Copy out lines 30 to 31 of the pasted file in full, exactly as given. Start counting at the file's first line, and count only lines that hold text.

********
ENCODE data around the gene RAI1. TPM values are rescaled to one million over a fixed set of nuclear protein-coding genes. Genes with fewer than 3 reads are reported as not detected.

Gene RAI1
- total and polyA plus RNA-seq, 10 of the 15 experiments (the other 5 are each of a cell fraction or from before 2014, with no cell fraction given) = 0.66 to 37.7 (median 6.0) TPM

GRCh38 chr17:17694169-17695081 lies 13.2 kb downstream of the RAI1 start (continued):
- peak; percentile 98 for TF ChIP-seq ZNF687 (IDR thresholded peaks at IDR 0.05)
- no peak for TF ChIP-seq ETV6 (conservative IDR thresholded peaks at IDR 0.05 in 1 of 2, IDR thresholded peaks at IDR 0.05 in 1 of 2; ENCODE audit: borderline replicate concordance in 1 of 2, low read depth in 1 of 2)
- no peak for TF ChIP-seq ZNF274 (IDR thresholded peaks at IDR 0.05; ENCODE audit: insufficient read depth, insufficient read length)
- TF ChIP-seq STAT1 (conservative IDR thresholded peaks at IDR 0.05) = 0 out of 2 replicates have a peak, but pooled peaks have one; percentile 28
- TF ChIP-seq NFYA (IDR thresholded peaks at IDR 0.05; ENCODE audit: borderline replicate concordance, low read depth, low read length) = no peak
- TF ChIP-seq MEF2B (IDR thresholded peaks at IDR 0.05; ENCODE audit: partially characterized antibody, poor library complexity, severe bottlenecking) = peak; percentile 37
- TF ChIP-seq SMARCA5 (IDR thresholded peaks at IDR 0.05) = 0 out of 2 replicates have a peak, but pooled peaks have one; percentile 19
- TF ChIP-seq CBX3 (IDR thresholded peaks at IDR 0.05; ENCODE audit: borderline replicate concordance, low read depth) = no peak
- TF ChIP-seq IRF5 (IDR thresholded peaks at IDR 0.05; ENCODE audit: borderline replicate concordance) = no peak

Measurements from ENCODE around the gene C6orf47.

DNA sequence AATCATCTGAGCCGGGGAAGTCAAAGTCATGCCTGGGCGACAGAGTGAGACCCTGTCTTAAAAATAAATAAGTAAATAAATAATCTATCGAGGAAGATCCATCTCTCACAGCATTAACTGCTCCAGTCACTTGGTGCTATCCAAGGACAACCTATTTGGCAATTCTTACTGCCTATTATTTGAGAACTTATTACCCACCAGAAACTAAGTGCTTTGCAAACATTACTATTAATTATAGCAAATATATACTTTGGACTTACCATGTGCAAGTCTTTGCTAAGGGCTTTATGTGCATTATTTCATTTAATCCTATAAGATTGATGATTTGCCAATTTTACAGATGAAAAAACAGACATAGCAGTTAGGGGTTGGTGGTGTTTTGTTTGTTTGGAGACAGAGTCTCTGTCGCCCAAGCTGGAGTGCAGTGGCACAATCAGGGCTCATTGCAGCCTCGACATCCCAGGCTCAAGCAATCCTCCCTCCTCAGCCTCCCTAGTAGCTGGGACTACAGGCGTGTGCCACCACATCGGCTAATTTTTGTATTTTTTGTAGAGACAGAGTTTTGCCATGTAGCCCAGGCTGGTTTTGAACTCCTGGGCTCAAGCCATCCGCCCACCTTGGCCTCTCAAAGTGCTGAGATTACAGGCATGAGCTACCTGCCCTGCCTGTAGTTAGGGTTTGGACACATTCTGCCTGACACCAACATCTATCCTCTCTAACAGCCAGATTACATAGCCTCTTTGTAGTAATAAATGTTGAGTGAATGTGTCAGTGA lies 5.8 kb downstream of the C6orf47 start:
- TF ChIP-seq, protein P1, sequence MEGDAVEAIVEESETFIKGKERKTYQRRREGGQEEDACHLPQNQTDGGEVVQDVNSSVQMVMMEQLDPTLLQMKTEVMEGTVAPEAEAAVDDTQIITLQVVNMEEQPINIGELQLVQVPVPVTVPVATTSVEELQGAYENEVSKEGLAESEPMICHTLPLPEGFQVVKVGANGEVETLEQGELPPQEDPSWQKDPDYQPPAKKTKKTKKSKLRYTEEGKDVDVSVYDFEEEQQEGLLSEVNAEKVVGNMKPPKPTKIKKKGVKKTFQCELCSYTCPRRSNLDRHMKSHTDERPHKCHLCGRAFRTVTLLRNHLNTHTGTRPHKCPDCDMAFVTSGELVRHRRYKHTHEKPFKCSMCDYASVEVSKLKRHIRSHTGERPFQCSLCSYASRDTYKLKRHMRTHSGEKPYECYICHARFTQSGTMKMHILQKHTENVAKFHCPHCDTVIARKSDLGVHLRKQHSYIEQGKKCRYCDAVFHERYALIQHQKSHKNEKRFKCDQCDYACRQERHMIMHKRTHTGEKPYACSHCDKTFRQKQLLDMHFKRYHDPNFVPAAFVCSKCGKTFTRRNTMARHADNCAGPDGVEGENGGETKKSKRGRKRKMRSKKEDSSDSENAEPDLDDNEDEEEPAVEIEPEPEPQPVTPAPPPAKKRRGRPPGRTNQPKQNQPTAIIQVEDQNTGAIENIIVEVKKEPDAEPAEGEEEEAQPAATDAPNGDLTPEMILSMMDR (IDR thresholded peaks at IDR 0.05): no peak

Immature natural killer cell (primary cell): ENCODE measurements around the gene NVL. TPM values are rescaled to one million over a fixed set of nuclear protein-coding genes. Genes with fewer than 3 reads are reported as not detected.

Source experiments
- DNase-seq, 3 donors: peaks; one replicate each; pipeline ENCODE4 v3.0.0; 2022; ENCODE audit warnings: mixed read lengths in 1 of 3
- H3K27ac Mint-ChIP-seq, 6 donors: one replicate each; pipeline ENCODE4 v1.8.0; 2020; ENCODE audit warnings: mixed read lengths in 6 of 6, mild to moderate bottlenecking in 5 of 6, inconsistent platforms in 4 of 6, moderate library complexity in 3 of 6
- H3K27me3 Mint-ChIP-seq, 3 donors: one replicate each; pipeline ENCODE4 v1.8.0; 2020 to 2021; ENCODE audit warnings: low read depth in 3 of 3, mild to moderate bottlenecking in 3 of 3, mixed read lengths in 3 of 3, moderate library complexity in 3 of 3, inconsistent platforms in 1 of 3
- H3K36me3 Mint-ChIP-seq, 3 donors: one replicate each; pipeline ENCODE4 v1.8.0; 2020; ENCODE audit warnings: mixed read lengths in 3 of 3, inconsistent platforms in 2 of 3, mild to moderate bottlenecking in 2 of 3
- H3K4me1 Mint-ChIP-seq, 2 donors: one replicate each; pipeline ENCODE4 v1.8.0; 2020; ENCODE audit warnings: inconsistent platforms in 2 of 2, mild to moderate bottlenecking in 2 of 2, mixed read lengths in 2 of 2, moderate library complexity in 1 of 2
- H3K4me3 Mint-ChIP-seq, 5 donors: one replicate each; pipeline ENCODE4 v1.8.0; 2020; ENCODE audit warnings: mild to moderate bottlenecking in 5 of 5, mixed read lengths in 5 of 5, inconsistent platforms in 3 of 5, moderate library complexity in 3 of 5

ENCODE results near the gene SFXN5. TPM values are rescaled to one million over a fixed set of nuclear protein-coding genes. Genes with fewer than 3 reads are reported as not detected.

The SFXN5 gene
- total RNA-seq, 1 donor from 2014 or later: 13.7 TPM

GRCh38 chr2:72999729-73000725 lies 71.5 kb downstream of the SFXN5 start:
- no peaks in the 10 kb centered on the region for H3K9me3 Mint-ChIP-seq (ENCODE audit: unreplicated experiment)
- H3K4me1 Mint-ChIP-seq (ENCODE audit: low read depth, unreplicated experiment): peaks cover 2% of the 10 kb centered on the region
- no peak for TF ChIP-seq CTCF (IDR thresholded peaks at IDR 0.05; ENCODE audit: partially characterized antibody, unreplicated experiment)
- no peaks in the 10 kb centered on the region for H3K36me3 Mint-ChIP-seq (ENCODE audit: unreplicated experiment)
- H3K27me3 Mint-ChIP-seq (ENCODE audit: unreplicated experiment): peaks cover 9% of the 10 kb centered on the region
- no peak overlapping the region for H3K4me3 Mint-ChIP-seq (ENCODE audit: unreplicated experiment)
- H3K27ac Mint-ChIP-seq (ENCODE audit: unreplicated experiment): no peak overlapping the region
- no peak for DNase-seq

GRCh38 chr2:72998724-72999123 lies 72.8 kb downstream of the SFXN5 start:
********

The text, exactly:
- H3K4me1 Mint-ChIP-seq (ENCODE audit: low read depth, unreplicated experiment): peaks cover 2% of the 10 kb centered on the region
- no peak for TF ChIP-seq CTCF (IDR thresholded peaks at IDR 0.05; ENCODE audit: partially characterized antibody, unreplicated experiment)